NASA’s official page reads:
Based on early analysis of photographs taken during ascent, just a few items have been identified for further study. Some involve debris particles shed by the massive orange tank, which supplies liquid oxygen and liquid hydrogen to the orbiter's three main engines during the climb to orbit. The particles observed are small, and all occur after the time frame -- up to two minutes, 15 seconds into ascent -- that engineers consider to be the most aerodynamically sensitive time for the shuttle.Here’s hoping they come home safely.
About fifteen minutes into the flight, astronauts on board Discovery filmed a large piece of ice tumbling away from the orbiter. The ice, which forms on the exterior of the main engines, has been observed on previous flights and is not considered an issue.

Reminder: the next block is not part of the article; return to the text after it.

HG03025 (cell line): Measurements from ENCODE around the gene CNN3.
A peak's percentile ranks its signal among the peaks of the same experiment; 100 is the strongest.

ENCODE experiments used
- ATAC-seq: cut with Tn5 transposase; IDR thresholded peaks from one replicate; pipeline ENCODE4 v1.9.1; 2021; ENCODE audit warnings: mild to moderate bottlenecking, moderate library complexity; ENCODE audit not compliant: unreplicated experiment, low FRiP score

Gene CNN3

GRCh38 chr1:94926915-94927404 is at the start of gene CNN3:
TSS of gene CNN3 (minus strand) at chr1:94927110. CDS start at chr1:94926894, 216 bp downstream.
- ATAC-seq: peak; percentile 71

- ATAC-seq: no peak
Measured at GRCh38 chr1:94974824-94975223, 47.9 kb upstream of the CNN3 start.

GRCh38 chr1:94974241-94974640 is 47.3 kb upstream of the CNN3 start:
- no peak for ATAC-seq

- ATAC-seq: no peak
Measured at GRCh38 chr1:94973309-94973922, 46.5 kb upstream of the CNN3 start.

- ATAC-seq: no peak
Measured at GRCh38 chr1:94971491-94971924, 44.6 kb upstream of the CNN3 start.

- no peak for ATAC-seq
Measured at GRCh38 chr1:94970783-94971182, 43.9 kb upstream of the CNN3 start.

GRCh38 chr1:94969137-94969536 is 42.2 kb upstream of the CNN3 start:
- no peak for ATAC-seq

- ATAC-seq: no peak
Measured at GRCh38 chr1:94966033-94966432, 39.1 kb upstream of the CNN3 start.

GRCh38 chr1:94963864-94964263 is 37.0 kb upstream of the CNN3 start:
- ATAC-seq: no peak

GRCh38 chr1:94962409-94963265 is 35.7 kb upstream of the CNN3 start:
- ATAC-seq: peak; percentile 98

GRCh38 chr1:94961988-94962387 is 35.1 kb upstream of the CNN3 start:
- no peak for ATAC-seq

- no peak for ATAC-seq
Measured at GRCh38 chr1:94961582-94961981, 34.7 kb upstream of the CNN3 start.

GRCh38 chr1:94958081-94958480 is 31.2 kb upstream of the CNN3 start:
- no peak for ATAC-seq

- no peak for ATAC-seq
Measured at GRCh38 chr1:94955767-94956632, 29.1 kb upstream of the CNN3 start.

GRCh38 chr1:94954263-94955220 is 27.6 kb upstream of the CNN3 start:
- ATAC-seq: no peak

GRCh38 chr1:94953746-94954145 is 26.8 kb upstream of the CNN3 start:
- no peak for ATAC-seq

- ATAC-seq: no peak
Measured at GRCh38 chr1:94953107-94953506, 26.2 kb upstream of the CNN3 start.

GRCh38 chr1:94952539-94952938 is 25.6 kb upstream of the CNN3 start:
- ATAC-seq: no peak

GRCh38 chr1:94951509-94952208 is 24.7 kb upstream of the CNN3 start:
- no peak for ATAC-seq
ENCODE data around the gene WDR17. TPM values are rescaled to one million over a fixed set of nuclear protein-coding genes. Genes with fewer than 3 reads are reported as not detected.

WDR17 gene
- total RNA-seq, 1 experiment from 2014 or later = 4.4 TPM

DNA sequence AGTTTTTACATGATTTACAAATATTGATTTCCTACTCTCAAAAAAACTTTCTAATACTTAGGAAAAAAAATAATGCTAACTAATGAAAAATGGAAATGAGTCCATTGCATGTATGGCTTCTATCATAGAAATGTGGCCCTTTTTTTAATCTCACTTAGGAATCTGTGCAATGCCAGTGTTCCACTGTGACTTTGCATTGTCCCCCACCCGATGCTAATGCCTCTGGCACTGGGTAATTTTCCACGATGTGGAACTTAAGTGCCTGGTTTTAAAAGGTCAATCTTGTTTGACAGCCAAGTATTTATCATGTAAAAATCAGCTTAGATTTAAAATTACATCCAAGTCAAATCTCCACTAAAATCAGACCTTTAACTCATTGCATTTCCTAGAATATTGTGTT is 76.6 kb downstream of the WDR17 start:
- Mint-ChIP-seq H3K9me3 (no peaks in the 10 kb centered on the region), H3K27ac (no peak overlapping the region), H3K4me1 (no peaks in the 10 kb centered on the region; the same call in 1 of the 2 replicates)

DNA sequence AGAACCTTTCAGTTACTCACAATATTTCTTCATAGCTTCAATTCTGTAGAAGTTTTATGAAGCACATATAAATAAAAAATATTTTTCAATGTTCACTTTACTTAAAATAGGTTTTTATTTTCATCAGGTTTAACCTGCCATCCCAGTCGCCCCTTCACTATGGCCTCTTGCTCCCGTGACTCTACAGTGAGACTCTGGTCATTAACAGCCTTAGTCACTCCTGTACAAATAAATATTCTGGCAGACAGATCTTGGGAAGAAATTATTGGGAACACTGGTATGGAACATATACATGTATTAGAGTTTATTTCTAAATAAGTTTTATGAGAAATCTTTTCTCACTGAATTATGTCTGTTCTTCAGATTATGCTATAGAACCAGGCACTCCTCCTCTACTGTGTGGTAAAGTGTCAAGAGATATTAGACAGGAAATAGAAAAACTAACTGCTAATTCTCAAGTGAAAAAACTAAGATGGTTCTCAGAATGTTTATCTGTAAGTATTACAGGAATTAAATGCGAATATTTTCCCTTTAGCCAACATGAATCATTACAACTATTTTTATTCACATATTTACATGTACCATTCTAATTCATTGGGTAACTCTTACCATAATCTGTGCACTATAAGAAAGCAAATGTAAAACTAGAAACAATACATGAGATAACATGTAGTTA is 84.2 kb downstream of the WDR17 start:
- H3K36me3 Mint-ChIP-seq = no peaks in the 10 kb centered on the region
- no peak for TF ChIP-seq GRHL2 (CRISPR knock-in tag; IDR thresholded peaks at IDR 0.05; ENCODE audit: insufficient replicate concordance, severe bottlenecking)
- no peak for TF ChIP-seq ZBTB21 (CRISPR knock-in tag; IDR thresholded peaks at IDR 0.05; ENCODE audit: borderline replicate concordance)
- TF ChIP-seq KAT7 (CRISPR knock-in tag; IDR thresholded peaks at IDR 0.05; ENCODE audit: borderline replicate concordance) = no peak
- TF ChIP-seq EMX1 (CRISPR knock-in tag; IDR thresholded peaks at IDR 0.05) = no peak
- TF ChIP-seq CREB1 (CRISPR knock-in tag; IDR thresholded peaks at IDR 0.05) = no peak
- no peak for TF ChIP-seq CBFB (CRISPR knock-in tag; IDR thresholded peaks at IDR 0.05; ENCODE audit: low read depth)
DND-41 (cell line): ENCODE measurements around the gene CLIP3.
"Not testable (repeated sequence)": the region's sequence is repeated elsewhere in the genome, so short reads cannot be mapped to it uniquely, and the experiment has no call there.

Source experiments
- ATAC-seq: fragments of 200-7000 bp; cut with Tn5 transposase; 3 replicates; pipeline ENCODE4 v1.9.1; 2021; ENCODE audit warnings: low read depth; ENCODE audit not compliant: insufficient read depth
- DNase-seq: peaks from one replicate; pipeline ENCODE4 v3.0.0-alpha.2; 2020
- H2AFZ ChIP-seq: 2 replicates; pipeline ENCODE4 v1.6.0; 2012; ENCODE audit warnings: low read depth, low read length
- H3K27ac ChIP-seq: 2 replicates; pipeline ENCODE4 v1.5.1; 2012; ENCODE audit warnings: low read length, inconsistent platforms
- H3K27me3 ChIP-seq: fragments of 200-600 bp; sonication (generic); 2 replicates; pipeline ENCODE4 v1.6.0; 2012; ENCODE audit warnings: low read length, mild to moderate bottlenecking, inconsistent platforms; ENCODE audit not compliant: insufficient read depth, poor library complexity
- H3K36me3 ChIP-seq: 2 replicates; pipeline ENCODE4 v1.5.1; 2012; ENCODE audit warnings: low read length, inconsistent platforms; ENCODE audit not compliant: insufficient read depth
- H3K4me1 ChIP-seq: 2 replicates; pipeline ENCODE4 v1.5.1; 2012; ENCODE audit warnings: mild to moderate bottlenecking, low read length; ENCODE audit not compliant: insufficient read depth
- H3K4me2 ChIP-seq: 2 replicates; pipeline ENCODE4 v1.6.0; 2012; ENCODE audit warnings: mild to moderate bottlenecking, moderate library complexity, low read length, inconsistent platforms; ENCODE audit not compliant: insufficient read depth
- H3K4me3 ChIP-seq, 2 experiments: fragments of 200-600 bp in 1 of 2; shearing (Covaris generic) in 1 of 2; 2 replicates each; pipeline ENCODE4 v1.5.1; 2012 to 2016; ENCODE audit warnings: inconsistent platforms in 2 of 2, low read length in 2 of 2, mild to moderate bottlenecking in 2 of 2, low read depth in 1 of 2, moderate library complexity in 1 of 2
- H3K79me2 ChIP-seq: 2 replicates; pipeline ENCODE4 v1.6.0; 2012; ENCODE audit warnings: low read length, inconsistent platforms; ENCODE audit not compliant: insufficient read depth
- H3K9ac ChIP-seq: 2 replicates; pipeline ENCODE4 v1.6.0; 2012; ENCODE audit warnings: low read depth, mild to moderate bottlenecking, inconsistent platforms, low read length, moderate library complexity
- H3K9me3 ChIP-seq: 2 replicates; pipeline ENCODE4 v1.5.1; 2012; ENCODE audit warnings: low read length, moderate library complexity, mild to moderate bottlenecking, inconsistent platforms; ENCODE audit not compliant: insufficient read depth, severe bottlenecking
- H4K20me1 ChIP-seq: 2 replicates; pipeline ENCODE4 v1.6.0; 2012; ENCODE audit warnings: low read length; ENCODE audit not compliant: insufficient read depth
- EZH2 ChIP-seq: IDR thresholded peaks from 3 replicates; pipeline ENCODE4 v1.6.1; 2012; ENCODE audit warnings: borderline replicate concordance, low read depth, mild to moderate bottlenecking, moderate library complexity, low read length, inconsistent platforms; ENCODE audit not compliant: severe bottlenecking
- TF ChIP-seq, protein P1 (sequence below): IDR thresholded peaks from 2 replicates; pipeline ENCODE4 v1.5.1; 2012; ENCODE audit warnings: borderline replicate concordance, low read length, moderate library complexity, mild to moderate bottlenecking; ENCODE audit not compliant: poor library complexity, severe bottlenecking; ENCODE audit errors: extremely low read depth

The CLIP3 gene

"We don't see any concern for the orbiter," Hale reported, and added that in the coming days, the STS-121 crew will take a closer look at Discovery using the orbiter boom sensor system as well a slow back flip that will allow further photography of the orbiter from the International Space Station.